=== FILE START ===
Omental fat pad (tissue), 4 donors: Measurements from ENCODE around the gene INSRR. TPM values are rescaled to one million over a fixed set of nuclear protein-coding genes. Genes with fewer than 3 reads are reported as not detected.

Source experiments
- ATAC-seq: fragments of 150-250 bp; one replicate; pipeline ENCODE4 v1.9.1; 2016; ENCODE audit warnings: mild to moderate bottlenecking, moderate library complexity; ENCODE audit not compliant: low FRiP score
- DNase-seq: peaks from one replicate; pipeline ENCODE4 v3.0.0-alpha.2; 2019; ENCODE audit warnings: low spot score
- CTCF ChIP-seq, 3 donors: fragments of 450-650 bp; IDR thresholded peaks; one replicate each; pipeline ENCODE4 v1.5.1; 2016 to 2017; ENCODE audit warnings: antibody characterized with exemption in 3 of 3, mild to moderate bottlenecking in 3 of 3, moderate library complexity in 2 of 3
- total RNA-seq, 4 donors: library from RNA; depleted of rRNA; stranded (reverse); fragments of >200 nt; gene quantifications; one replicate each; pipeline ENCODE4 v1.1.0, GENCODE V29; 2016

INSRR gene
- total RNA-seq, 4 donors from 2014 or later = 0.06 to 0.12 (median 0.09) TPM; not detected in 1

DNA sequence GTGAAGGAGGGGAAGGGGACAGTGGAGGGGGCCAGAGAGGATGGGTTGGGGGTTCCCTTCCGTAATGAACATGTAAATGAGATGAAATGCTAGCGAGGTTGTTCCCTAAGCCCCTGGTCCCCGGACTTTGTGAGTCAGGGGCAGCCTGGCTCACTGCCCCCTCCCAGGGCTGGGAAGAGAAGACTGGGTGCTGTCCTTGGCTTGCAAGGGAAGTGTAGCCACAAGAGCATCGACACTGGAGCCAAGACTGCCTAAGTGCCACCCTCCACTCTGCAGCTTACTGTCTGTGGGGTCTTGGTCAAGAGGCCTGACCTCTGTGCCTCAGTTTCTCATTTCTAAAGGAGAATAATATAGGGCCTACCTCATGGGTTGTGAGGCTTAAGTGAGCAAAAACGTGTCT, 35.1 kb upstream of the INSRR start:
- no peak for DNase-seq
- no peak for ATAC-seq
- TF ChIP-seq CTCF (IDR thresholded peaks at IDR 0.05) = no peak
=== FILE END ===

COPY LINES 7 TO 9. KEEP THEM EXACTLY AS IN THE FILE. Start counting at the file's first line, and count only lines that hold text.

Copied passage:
INSRR gene
- total RNA-seq, 4 donors from 2014 or later = 0.06 to 0.12 (median 0.09) TPM; not detected in 1

DNA sequence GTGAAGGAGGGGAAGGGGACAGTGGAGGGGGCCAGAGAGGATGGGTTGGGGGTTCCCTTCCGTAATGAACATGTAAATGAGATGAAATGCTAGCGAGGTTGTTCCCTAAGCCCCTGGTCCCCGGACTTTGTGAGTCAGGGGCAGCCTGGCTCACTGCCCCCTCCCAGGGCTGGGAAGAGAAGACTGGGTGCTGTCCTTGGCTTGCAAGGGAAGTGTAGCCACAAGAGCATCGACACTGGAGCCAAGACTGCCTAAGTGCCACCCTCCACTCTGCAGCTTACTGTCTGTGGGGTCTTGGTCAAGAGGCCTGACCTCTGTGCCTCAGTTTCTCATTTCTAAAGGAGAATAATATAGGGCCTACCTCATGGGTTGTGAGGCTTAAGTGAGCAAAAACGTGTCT, 35.1 kb upstream of the INSRR start: